‘Accept all cookies’: Data Protection Authority wants to know what it means

‘Accept all cookies’: Data Protection Authority wants to know what it means
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The Belgian Data Protection Authority – previously known as the Privacy Commission – has fined a company for what appears to be a blatant disregard for the wishes of internet users.

We’ve all seen them: the minute you arrive on a new website you haven’t visited before, a text box pops up to ask whether you want to accept no cookies, all cookies or, in some cases, a selection.

Cookies are of course a small packet of information which is downloaded into your computer if you agree, which can then and later communicate with the host computer to communicate data, and prevent you from buying a book or CD you already have.

However, the DPA has found that some websites give you a cookie on the sly, even if you made it clear you don’t want any.

Most people, it’s probably safe to say, probably just click to get rid of the on-screen dialogue box. But whether they do that or not, business continues behind the screen, and you have no idea it’s going on. Those activities include gathering your surfing and purchasing details, and constructing for you a detailed profile that can be used by advertisers and others (like political and pressure groups) to find ‘customers’ for whatever they happen to be selling.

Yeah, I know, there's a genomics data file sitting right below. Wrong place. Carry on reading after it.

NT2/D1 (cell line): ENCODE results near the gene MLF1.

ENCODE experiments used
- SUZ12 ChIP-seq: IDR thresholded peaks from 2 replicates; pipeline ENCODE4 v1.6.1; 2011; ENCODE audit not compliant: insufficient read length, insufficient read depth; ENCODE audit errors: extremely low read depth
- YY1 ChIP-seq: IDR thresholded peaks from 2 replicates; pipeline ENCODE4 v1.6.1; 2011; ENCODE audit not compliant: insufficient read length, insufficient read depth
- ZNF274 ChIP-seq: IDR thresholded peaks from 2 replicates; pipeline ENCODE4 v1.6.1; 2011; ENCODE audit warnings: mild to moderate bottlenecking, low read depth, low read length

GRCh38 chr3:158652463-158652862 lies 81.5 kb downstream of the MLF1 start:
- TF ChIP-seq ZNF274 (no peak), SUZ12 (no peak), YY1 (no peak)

Some visitors to the website were put out by this approach, and complained to the DPA, which found out that the companies had secretly installed a cookie all the same, contrary to the customer’s wishes.

The company argued that it had no control over how the cookie was used, which was entirely up to the user. But the DPA refused to accept that reasoning.

That is of course strictly illegal, and now AIB Europe, the interactive advertising company that operates the system, has been found to have broken the law and must pay a fine of €250,000 and put an end to its clandestine cookie system. The company has two months to put its system in order.

“This is an incredibly complex file that we had to investigate both technically and legally and we've received various analyses from different experts," Hielke Hijmans, chair of the DPA Disputes Committee told Data News.

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